I’ve discussed, and will continue to tell everyone that artists, big and small, are a brand, and music is their product. Underground music, much like that gorgeous cross-body in a high-end shop window, is a luxury product. Following the rabbit warren of Bandcamp or iTunes recommendations is luxurious time you take out of your busy day, time just for you. You should enjoy yourself, and receive impeccable customer service.
I like to compare iTunes/Apple Music, Spotify, and others to department stores. Once you licence your beautiful craftsmanship to be sold there, you have very little control over how they place it (is it on a shelf at eye-level? Is it flung into a pile? Did they put it on sale without asking you first?), unless, of course, you have enough industry sway to demand a front-row shelf to your specifications. You also have to trust that the department store hires the best employees to give customer service as possible. Them not doing so can dilute your brand’s reputation.
The alternative, of course, is to have your own store. Many artists have both. On your own website, you control the fan experience from start to finish. They learn everything about your sound and artistic vision. Just like a brick-and-motor shop far off high street, while you may get less foot traffic, your customers aren’t likely to get distracted by another brand’s merchandise, and they’ll probably spend more as well, once they know who you are and what you stand for. It’s hard to build super fans if all they do is download, without looking you up on social media.
To continue this analogy, let’s say that the Billboard Hot 100 chart, where hit songs are both played everywhere and scrutinized by the music loving public, is the equivalent of a big North American shopping mall. No matter if the price point of that clutch is $20 or $2,000, one has to admit that a single-brand store in this building is considered “mainstream.” Contrary to popular belief, not every handbag-making company’s long term goal is to have a store in the mall, just like not every professional musician plans on composing songs that will land them a #1. Sure, the money would be nice, but some acts just aren’t made to be pop stars from the very beginning. May it be because their songs are usually 11 minutes long with changes in time signatures, they have a niche sound that will never get played on AT40 radio, or they simply don’t want to betray their fans in 3:20; those are all valid reasons. One can have a successful music career and an extremely loyal following without ever performing on Good Morning America – we’ve seen it time and time again.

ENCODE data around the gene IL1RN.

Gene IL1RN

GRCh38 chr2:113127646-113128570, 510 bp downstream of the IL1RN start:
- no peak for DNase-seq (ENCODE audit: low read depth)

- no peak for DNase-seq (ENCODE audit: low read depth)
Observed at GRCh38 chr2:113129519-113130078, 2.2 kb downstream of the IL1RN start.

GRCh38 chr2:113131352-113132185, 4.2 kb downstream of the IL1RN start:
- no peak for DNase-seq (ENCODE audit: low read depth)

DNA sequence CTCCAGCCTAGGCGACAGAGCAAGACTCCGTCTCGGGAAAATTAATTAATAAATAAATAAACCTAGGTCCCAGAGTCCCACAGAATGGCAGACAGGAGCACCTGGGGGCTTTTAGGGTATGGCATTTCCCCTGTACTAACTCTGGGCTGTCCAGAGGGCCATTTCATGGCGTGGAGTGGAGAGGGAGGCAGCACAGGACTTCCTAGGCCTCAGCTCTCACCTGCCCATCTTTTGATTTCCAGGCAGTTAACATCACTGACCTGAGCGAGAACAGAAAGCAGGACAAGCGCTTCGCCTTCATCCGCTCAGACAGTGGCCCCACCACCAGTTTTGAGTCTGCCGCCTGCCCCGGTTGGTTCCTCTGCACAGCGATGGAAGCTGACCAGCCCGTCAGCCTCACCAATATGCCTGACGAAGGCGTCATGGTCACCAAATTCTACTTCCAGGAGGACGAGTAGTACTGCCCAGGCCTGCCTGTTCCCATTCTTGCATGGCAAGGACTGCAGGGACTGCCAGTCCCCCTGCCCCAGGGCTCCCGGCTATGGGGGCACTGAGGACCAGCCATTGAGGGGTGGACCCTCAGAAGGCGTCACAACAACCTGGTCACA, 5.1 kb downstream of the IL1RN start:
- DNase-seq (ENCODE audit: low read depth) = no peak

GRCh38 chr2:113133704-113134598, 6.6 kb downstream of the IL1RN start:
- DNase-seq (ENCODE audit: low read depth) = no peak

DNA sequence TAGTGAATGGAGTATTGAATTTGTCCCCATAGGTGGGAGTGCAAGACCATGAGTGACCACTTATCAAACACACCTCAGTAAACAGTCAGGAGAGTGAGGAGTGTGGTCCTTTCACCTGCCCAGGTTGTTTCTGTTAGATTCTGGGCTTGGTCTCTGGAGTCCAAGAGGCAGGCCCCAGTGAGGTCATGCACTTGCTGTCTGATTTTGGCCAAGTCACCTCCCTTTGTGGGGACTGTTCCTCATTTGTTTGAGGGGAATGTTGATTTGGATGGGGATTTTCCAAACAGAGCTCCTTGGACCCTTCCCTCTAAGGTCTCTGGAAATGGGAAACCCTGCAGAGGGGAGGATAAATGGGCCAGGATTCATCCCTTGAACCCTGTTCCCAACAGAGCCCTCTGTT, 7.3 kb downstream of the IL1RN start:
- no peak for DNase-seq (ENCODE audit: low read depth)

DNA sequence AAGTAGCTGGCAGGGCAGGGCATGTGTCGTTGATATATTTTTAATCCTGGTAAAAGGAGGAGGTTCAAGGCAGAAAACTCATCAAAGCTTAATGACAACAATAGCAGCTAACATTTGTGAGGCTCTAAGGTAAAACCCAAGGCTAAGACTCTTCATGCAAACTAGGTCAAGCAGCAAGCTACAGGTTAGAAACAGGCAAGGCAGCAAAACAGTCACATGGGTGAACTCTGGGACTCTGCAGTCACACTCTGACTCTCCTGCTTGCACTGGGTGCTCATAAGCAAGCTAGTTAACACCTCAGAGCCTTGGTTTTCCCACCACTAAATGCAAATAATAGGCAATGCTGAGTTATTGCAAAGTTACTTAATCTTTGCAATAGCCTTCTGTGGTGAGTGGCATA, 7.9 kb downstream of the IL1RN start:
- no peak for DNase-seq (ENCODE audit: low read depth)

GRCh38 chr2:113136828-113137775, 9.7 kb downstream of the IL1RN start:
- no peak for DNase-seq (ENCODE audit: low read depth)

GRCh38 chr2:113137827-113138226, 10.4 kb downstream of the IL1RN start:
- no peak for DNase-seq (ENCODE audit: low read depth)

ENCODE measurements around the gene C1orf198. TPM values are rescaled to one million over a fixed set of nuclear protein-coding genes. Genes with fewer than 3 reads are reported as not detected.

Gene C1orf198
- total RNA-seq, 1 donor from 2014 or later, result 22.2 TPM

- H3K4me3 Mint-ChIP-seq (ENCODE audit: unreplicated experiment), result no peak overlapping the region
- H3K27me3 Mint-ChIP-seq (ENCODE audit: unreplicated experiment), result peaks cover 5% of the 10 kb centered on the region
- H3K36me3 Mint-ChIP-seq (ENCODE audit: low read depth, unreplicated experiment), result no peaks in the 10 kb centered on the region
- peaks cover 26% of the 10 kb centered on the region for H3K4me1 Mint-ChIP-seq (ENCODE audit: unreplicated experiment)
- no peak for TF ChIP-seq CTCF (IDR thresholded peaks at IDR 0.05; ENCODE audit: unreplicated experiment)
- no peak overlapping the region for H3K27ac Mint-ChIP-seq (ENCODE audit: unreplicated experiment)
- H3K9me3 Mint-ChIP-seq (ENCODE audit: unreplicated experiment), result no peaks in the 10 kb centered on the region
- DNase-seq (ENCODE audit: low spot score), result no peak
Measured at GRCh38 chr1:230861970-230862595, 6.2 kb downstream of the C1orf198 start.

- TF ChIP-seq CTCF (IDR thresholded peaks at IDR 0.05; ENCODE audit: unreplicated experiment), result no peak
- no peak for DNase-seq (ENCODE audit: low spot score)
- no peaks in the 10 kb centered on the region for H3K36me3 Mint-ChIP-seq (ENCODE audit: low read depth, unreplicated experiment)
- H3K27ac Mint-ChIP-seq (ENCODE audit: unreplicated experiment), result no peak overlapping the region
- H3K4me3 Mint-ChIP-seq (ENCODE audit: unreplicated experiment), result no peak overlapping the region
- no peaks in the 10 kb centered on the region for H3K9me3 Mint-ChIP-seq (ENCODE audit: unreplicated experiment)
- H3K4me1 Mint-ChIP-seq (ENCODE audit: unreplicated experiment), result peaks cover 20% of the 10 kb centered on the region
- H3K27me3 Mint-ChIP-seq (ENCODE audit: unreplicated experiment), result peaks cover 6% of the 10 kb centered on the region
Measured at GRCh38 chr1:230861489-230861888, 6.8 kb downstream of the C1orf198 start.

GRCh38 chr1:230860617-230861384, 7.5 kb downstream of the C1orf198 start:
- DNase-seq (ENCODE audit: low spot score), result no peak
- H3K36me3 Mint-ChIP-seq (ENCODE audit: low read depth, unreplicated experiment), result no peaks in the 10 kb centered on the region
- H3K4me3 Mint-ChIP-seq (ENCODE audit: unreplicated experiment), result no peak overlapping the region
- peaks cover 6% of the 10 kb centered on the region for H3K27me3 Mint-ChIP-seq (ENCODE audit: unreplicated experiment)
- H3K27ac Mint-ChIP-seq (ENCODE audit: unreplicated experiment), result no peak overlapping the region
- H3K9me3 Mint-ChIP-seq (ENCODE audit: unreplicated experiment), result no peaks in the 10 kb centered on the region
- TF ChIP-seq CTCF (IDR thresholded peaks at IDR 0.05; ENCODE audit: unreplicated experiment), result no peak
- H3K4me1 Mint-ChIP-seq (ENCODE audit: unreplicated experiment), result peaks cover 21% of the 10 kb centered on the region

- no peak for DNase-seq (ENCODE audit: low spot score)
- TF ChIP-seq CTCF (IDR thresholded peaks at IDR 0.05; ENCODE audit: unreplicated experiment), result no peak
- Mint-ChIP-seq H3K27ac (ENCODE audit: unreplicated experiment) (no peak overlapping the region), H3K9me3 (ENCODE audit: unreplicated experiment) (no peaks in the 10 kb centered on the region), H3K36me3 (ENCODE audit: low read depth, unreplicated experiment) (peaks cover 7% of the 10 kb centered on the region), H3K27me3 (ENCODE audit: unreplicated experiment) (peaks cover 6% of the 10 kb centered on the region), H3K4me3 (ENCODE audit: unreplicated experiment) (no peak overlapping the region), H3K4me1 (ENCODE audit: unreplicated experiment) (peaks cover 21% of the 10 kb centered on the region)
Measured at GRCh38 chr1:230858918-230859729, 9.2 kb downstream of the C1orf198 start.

But all this aside, every company, even those that rank on a Forbes list, started out with someone’s dream about creating art. They sewed in their basement, recruited their friends and family’s support and now are a business. The same is true about musicians. Each and every one of us started by learning a few notes and practicing for hours and hours. Each song, EP, album, is a beautiful piece of craftsmanship. Customers with a love for quality will see that, and support you. As creators of something, we’re biased to believing that that thing is necessary to people. No one (not even me) needs a new handbag. And if you try to think objectively about it, no one really needs a new addition to their huge album collection. But of course, humans aren’t rational about art, especially the masterpieces we create, and that is the beautiful thing about it.
I guess what I’m trying to say is, if you brand yourself and your music clearly, people will know who you are and what you stand for. Fans will turn into customers. You need never “sell-out” unless you want to, and it is the next logical step to growing towards your goals. Niche boutiques can be very successful and even more fulfilling when it comes to creative control. Go offer your fans a piece of craftsmanship that’s worthy of being in a department store window display, with the luxurious customer service a small business can give. If you need me, I’ll be having my breakfast in front of said windows.
Artwork by Sophie Joslin.